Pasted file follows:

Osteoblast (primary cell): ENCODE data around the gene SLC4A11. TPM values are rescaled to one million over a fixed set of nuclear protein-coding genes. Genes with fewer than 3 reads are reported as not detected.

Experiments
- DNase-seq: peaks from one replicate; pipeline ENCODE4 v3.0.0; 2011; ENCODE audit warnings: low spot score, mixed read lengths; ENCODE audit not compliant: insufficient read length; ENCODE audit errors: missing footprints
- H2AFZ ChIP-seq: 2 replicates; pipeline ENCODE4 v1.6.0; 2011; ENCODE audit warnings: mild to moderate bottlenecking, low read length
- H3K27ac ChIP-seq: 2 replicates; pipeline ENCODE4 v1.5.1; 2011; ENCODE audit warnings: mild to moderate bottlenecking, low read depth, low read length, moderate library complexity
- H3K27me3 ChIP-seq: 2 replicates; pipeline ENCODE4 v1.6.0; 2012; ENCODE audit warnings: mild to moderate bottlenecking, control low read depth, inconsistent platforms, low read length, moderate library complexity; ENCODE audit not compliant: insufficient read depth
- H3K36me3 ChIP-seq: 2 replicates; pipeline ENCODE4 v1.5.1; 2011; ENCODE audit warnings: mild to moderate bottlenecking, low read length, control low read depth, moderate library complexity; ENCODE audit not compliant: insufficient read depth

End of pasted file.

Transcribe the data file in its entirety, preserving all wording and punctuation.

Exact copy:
Osteoblast (primary cell): ENCODE data around the gene SLC4A11. TPM values are rescaled to one million over a fixed set of nuclear protein-coding genes. Genes with fewer than 3 reads are reported as not detected.

Experiments
- DNase-seq: peaks from one replicate; pipeline ENCODE4 v3.0.0; 2011; ENCODE audit warnings: low spot score, mixed read lengths; ENCODE audit not compliant: insufficient read length; ENCODE audit errors: missing footprints
- H2AFZ ChIP-seq: 2 replicates; pipeline ENCODE4 v1.6.0; 2011; ENCODE audit warnings: mild to moderate bottlenecking, low read length
- H3K27ac ChIP-seq: 2 replicates; pipeline ENCODE4 v1.5.1; 2011; ENCODE audit warnings: mild to moderate bottlenecking, low read depth, low read length, moderate library complexity
- H3K27me3 ChIP-seq: 2 replicates; pipeline ENCODE4 v1.6.0; 2012; ENCODE audit warnings: mild to moderate bottlenecking, control low read depth, inconsistent platforms, low read length, moderate library complexity; ENCODE audit not compliant: insufficient read depth
- H3K36me3 ChIP-seq: 2 replicates; pipeline ENCODE4 v1.5.1; 2011; ENCODE audit warnings: mild to moderate bottlenecking, low read length, control low read depth, moderate library complexity; ENCODE audit not compliant: insufficient read depth